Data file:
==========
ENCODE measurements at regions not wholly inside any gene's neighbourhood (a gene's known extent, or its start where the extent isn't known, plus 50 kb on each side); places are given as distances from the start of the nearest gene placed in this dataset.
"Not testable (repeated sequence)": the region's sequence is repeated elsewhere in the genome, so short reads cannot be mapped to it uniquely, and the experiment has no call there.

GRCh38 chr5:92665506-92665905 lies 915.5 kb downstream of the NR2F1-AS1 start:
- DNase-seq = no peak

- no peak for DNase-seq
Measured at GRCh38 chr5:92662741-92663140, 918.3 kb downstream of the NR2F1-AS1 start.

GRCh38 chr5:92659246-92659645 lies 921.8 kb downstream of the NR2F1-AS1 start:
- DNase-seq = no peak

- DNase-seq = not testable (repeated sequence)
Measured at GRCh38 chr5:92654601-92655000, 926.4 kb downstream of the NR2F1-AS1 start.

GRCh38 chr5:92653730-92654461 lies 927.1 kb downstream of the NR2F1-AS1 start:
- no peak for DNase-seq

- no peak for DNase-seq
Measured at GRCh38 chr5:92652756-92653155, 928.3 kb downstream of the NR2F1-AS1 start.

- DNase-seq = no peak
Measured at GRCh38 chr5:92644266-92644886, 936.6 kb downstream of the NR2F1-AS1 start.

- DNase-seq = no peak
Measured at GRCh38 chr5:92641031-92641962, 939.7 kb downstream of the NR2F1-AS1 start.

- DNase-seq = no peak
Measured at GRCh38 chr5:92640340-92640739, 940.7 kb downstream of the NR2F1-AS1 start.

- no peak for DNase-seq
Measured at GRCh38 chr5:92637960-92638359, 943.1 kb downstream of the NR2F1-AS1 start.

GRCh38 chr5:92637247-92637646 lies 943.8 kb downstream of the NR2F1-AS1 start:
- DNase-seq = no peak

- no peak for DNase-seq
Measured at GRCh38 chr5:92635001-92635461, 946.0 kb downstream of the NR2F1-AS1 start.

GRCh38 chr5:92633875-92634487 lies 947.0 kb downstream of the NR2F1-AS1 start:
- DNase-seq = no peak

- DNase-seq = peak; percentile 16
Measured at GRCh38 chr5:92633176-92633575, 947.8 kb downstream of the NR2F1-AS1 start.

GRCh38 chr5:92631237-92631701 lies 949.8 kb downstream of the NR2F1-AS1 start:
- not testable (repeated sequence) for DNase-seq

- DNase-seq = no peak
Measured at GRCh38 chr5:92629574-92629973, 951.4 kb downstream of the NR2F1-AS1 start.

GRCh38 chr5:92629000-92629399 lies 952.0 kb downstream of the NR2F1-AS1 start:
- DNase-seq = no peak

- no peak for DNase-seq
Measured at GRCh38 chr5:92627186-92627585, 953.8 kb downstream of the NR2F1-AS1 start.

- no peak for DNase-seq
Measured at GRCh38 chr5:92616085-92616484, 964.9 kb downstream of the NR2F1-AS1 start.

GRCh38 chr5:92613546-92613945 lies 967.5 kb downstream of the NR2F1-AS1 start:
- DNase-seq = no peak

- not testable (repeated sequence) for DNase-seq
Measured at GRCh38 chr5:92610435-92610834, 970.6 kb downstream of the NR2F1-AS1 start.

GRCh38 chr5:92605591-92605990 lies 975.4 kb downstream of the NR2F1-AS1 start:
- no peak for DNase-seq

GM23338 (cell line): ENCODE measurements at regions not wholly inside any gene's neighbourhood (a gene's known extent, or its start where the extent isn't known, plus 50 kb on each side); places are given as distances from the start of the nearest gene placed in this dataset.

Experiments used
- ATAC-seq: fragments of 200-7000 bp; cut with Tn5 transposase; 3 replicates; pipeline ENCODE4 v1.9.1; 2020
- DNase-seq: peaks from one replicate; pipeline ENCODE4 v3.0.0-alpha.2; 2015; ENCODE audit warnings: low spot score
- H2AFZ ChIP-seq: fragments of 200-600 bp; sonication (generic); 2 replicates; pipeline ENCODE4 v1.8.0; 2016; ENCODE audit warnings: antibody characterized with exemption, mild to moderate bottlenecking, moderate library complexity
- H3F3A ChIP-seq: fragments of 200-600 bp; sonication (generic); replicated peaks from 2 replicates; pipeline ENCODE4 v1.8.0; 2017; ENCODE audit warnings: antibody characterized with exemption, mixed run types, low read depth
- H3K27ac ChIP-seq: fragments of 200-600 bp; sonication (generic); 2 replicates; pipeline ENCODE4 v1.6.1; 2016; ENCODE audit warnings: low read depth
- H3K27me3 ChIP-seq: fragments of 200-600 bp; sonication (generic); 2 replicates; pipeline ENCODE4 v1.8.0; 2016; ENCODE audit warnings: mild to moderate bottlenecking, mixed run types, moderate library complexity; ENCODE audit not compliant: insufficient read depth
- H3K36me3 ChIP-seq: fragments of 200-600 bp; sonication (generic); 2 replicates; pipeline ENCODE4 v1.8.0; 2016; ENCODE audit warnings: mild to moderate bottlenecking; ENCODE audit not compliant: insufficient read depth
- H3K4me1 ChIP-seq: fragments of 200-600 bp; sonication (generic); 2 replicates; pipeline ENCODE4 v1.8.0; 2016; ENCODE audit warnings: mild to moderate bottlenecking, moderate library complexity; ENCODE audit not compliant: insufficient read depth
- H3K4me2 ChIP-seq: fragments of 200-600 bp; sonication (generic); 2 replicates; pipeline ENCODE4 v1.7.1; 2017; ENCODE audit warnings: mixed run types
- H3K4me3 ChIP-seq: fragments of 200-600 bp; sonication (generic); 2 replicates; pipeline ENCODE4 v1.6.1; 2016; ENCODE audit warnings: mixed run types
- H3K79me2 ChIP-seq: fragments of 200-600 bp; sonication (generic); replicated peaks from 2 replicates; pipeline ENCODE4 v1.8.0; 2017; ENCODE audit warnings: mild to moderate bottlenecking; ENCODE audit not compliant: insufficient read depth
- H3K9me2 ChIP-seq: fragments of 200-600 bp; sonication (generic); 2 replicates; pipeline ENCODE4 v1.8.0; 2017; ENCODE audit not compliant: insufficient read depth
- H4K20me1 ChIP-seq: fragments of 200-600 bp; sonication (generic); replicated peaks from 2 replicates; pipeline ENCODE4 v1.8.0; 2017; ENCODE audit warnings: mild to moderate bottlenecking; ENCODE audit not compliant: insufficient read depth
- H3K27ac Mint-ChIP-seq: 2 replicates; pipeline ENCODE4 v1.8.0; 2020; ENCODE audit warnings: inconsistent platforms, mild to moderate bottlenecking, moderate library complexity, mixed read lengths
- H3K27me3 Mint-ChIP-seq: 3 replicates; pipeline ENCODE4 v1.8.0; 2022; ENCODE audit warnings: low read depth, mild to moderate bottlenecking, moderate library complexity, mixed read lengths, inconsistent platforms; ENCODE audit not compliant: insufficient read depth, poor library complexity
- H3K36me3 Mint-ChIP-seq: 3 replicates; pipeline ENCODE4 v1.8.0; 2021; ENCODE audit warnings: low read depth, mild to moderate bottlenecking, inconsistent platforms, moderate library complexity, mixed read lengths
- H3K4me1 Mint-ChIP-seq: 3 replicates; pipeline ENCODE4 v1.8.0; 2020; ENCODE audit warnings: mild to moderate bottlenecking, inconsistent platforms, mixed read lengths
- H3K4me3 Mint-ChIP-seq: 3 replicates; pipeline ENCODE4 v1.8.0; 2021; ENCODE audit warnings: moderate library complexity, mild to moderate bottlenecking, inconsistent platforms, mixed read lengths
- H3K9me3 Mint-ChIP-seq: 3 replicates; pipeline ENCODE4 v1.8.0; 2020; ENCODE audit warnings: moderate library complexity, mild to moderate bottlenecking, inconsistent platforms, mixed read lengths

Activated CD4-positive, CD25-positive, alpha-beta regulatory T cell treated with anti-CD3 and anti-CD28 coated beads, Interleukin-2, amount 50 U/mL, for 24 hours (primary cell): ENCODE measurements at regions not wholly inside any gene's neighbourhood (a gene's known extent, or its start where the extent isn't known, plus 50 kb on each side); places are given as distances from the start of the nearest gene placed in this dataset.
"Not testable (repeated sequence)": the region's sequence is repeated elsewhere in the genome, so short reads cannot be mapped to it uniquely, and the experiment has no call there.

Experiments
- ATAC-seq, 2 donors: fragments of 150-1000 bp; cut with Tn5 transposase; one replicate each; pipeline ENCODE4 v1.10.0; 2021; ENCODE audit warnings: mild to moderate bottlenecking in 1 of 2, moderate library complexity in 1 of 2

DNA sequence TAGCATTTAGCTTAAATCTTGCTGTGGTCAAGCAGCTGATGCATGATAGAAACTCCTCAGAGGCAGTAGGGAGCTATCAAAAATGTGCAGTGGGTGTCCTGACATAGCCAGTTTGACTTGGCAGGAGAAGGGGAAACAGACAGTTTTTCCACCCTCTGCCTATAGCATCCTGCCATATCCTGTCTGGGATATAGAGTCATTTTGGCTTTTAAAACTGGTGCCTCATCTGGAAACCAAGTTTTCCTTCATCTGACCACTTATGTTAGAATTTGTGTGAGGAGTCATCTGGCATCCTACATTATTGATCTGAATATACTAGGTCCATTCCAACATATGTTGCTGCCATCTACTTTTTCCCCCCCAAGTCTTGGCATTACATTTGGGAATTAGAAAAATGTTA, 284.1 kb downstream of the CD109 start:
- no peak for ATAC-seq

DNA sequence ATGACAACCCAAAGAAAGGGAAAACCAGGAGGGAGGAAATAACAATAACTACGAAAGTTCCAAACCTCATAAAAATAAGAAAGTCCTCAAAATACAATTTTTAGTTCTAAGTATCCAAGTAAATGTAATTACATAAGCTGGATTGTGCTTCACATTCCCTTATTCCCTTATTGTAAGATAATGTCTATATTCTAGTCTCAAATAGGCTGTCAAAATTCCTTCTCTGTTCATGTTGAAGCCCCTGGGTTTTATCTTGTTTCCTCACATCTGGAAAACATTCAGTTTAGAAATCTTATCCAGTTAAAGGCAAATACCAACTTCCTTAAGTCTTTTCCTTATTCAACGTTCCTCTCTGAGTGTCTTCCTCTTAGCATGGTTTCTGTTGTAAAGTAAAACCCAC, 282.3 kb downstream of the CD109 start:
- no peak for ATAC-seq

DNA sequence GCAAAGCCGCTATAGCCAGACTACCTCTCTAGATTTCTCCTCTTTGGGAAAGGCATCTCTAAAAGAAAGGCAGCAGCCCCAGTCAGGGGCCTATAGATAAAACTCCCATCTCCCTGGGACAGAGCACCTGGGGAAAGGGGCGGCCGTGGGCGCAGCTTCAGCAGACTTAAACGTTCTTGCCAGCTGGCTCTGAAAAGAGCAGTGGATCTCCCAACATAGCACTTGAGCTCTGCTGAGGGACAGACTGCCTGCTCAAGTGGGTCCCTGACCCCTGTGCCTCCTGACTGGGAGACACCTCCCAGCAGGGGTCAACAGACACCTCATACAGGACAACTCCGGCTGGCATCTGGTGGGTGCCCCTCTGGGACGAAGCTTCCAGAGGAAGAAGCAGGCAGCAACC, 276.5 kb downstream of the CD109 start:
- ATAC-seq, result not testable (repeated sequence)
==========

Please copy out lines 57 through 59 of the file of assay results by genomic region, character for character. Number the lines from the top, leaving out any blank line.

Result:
- H3K4me2 ChIP-seq: fragments of 200-600 bp; sonication (generic); 2 replicates; pipeline ENCODE4 v1.7.1; 2017; ENCODE audit warnings: mixed run types
- H3K4me3 ChIP-seq: fragments of 200-600 bp; sonication (generic); 2 replicates; pipeline ENCODE4 v1.6.1; 2016; ENCODE audit warnings: mixed run types
- H3K79me2 ChIP-seq: fragments of 200-600 bp; sonication (generic); replicated peaks from 2 replicates; pipeline ENCODE4 v1.8.0; 2017; ENCODE audit warnings: mild to moderate bottlenecking; ENCODE audit not compliant: insufficient read depth